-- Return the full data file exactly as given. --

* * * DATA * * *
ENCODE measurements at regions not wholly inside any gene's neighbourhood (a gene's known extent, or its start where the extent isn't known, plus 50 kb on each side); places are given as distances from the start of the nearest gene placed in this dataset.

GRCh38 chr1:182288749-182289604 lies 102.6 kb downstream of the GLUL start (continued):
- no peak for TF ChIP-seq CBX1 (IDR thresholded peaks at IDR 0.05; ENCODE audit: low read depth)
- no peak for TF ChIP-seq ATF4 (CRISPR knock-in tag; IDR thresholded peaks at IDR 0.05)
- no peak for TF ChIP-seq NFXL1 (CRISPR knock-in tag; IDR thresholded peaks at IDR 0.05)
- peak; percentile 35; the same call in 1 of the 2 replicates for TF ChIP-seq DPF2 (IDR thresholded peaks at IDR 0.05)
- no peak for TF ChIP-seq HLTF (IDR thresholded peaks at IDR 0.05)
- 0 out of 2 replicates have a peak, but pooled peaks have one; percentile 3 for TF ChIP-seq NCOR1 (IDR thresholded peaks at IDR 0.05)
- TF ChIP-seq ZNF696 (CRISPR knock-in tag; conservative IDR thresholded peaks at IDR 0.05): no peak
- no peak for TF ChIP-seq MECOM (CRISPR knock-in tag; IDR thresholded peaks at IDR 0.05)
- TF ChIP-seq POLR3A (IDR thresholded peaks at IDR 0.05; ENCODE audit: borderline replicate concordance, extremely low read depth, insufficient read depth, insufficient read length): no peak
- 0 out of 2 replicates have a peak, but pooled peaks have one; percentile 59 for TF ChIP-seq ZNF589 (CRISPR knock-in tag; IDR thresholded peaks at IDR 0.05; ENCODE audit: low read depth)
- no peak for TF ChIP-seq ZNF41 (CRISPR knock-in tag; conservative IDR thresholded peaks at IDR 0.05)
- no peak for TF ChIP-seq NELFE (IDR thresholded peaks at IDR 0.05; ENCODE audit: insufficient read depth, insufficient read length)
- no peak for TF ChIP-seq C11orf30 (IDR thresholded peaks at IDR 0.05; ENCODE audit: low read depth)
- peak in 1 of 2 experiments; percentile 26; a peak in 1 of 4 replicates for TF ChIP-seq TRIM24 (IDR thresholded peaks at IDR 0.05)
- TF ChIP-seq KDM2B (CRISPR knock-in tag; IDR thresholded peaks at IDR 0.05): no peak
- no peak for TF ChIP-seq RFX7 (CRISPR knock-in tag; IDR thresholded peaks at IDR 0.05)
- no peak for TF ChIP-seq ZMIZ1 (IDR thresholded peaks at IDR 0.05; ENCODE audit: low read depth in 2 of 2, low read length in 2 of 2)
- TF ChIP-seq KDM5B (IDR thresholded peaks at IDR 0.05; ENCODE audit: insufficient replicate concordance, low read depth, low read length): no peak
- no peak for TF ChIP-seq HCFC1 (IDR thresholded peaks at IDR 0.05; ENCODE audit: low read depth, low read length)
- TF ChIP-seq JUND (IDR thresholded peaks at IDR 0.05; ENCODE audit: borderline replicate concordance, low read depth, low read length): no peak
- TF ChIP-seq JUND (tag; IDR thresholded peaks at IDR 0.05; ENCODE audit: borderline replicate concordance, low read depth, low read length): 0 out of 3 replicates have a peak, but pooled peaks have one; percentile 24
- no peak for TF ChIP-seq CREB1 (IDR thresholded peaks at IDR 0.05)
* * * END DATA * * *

ENCODE measurements at regions not wholly inside any gene's neighbourhood (a gene's known extent, or its start where the extent isn't known, plus 50 kb on each side); places are given as distances from the start of the nearest gene placed in this dataset.

GRCh38 chr1:182288749-182289604 lies 102.6 kb downstream of the GLUL start (continued):
- no peak for TF ChIP-seq CBX1 (IDR thresholded peaks at IDR 0.05; ENCODE audit: low read depth)
- no peak for TF ChIP-seq ATF4 (CRISPR knock-in tag; IDR thresholded peaks at IDR 0.05)
- no peak for TF ChIP-seq NFXL1 (CRISPR knock-in tag; IDR thresholded peaks at IDR 0.05)
- peak; percentile 35; the same call in 1 of the 2 replicates for TF ChIP-seq DPF2 (IDR thresholded peaks at IDR 0.05)
- no peak for TF ChIP-seq HLTF (IDR thresholded peaks at IDR 0.05)
- 0 out of 2 replicates have a peak, but pooled peaks have one; percentile 3 for TF ChIP-seq NCOR1 (IDR thresholded peaks at IDR 0.05)
- TF ChIP-seq ZNF696 (CRISPR knock-in tag; conservative IDR thresholded peaks at IDR 0.05): no peak
- no peak for TF ChIP-seq MECOM (CRISPR knock-in tag; IDR thresholded peaks at IDR 0.05)
- TF ChIP-seq POLR3A (IDR thresholded peaks at IDR 0.05; ENCODE audit: borderline replicate concordance, extremely low read depth, insufficient read depth, insufficient read length): no peak
- 0 out of 2 replicates have a peak, but pooled peaks have one; percentile 59 for TF ChIP-seq ZNF589 (CRISPR knock-in tag; IDR thresholded peaks at IDR 0.05; ENCODE audit: low read depth)
- no peak for TF ChIP-seq ZNF41 (CRISPR knock-in tag; conservative IDR thresholded peaks at IDR 0.05)
- no peak for TF ChIP-seq NELFE (IDR thresholded peaks at IDR 0.05; ENCODE audit: insufficient read depth, insufficient read length)
- no peak for TF ChIP-seq C11orf30 (IDR thresholded peaks at IDR 0.05; ENCODE audit: low read depth)
- peak in 1 of 2 experiments; percentile 26; a peak in 1 of 4 replicates for TF ChIP-seq TRIM24 (IDR thresholded peaks at IDR 0.05)
- TF ChIP-seq KDM2B (CRISPR knock-in tag; IDR thresholded peaks at IDR 0.05): no peak
- no peak for TF ChIP-seq RFX7 (CRISPR knock-in tag; IDR thresholded peaks at IDR 0.05)
- no peak for TF ChIP-seq ZMIZ1 (IDR thresholded peaks at IDR 0.05; ENCODE audit: low read depth in 2 of 2, low read length in 2 of 2)
- TF ChIP-seq KDM5B (IDR thresholded peaks at IDR 0.05; ENCODE audit: insufficient replicate concordance, low read depth, low read length): no peak
- no peak for TF ChIP-seq HCFC1 (IDR thresholded peaks at IDR 0.05; ENCODE audit: low read depth, low read length)
- TF ChIP-seq JUND (IDR thresholded peaks at IDR 0.05; ENCODE audit: borderline replicate concordance, low read depth, low read length): no peak
- TF ChIP-seq JUND (tag; IDR thresholded peaks at IDR 0.05; ENCODE audit: borderline replicate concordance, low read depth, low read length): 0 out of 3 replicates have a peak, but pooled peaks have one; percentile 24
- no peak for TF ChIP-seq CREB1 (IDR thresholded peaks at IDR 0.05)